MPG and running costs
It won’t come as any surprise that the i-DTEC turbodiesel makes the most sense if you want to keep your fuel bills as low as possible. Neither of the petrol engines can get anywhere near the 78.5mpg official combined figure that it delivers; even driven quickly it easily achieves over 50mpg. Driven normally that diesel should manage over 60mpg, while its 94- to 98g/km emissions figures mean it’s free of road tax. Choose the Tourer and that emissions rating does creep up a bit over the 100g/km threshold, but the nominal £20 it’ll cost you annually is unlikely to break the bank.
The best the petrol units can achieve is the 52.3mpg from the 1.4 i-VTEC; the 1.8i-VTEC trails that with an economy figure of 48.7mpg. Add the automatic to the bigger petrol unit and the economy drops to 44.8mpg. Emissions in both are competitive. The slight advantage the smaller petrol engine might bring in the official economy figures is likely to be offset by the need to work the engine harder, making the jump to the larger petrol engine worth it, though it’s difficult to see beyond the diesel as a daily driver.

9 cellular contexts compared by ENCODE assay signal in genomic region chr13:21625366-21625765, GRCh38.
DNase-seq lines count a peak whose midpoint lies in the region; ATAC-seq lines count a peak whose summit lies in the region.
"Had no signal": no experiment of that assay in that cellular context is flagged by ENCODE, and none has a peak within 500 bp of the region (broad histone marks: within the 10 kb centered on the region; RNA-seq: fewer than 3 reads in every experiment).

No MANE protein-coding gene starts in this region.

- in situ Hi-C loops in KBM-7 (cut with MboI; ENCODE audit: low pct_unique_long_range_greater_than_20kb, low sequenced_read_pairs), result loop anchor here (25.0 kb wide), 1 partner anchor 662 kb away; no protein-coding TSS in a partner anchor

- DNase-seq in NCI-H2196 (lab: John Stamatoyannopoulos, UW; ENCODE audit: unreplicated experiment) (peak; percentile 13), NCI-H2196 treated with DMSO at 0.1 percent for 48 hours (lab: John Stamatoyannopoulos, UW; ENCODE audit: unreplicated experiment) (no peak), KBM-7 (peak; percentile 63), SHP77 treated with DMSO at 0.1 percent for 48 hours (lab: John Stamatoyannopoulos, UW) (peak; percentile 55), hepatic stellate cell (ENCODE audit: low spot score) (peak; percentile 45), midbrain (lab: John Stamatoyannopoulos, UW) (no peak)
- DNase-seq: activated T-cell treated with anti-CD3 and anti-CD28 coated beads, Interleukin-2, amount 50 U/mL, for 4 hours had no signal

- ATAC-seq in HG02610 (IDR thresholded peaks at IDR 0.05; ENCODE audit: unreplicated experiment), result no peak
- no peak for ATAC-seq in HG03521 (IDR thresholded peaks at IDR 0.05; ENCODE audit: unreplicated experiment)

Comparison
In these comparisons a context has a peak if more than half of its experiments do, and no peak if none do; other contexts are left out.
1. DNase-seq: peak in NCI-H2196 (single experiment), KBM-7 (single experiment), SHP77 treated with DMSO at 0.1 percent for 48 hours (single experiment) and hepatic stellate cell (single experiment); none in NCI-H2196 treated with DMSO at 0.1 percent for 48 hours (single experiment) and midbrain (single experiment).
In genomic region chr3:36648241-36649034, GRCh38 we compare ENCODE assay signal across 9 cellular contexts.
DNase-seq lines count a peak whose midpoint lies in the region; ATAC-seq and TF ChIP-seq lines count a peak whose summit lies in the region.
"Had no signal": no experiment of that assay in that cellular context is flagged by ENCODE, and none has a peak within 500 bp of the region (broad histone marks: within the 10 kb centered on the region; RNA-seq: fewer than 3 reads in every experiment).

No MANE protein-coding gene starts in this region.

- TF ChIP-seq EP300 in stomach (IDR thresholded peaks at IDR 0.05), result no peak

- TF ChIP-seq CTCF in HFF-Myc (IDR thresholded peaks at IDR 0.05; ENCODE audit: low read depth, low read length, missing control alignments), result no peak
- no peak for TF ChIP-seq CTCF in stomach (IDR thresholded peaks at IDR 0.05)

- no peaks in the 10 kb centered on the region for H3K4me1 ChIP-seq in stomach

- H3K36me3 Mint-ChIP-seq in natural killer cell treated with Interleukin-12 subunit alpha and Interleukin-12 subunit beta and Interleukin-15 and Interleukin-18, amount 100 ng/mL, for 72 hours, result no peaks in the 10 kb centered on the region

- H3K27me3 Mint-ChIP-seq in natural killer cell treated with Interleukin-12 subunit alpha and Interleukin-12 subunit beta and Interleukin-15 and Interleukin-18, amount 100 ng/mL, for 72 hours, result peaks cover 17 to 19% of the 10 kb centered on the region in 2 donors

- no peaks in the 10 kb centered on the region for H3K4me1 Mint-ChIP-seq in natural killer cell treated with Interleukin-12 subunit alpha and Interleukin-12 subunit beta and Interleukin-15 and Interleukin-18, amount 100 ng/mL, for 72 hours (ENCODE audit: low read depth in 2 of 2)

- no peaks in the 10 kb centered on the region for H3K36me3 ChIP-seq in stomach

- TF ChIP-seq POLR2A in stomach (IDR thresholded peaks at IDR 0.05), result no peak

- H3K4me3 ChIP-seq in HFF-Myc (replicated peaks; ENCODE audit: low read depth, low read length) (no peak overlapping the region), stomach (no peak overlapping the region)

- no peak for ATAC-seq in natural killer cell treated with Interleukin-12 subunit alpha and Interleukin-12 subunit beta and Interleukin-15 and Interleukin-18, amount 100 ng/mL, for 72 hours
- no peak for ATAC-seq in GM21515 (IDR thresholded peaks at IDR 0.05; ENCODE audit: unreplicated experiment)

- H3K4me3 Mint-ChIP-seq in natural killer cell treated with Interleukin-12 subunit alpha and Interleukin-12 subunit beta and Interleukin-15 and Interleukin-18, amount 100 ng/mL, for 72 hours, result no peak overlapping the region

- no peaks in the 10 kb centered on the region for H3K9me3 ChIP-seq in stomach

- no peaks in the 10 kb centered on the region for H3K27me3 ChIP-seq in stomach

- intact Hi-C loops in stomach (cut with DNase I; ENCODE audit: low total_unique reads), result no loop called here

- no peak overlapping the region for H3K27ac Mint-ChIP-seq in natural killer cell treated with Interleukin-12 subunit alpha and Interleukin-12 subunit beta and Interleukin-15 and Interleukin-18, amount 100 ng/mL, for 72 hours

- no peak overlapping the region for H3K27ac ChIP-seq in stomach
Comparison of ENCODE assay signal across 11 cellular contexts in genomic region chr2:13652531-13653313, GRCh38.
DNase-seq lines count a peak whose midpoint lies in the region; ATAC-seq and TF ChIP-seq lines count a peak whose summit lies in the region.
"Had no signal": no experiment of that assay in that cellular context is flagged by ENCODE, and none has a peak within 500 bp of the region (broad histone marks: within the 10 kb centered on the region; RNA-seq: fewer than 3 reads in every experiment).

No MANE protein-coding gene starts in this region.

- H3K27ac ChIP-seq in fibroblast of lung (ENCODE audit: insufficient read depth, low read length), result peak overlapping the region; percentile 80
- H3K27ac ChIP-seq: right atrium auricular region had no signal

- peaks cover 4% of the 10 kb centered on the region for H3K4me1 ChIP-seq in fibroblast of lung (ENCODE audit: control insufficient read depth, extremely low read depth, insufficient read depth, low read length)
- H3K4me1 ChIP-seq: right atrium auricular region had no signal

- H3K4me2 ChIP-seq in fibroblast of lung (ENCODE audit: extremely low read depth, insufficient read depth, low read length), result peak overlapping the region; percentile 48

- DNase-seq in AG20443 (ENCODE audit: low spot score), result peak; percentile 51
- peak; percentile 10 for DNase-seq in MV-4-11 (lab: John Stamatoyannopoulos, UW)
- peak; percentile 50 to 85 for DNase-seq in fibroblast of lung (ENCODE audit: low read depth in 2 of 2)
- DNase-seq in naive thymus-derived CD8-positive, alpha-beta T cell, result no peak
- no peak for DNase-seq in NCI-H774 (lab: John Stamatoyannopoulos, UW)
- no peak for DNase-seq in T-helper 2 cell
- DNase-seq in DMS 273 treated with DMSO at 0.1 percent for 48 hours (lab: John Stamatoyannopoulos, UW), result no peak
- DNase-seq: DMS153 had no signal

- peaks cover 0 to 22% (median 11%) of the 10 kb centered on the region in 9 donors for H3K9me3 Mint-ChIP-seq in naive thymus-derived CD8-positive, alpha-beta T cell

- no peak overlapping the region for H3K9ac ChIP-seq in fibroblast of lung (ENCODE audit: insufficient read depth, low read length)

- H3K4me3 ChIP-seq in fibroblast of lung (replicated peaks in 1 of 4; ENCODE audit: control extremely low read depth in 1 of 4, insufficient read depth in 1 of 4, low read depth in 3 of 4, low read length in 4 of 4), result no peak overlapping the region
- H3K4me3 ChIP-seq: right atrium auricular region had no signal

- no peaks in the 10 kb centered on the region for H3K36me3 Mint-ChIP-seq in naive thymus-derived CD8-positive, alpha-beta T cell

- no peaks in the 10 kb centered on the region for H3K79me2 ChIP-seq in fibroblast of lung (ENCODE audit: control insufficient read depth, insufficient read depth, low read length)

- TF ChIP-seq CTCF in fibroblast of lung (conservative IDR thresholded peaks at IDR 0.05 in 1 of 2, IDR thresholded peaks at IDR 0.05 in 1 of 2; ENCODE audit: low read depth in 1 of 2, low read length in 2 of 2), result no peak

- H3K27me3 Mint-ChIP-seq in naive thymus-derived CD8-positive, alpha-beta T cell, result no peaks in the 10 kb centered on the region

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Honda and reliability go hand in hand, the firm famous for its exacting standard, so you can buy with confidence. Servicing is every 12,000 miles or annually, costing around £270, while Honda’s warranty is three years or 90,000 miles.